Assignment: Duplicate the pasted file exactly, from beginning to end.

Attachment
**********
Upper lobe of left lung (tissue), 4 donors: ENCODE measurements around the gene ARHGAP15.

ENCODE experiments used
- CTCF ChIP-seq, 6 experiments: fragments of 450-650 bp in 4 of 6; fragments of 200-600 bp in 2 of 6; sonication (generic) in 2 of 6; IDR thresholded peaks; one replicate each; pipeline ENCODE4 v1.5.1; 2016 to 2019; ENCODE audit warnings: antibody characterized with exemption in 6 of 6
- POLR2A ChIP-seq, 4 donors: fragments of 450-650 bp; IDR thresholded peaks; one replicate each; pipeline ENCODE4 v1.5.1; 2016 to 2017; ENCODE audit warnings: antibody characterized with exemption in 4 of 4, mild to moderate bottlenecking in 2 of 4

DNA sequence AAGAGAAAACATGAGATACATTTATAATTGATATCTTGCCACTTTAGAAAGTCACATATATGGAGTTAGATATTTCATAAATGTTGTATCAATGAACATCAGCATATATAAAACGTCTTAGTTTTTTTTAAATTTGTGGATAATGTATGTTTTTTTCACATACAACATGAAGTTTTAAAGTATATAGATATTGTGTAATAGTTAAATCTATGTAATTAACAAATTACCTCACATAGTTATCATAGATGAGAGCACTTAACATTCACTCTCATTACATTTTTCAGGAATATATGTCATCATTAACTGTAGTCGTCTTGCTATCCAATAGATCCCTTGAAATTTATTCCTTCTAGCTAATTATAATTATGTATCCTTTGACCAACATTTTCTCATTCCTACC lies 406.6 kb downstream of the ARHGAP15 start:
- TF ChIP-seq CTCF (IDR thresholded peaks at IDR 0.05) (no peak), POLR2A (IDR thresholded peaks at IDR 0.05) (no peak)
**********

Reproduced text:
Upper lobe of left lung (tissue), 4 donors: ENCODE measurements around the gene ARHGAP15.

ENCODE experiments used
- CTCF ChIP-seq, 6 experiments: fragments of 450-650 bp in 4 of 6; fragments of 200-600 bp in 2 of 6; sonication (generic) in 2 of 6; IDR thresholded peaks; one replicate each; pipeline ENCODE4 v1.5.1; 2016 to 2019; ENCODE audit warnings: antibody characterized with exemption in 6 of 6
- POLR2A ChIP-seq, 4 donors: fragments of 450-650 bp; IDR thresholded peaks; one replicate each; pipeline ENCODE4 v1.5.1; 2016 to 2017; ENCODE audit warnings: antibody characterized with exemption in 4 of 4, mild to moderate bottlenecking in 2 of 4

DNA sequence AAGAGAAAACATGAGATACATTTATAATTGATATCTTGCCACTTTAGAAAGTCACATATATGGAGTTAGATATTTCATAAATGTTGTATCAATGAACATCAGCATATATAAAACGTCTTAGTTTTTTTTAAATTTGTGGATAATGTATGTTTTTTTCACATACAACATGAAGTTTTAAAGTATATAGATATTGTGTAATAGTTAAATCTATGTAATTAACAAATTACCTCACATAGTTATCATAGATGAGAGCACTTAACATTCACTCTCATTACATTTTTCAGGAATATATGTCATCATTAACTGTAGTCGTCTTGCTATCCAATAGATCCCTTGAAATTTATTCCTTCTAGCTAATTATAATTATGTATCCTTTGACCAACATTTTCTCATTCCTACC lies 406.6 kb downstream of the ARHGAP15 start:
- TF ChIP-seq CTCF (IDR thresholded peaks at IDR 0.05) (no peak), POLR2A (IDR thresholded peaks at IDR 0.05) (no peak)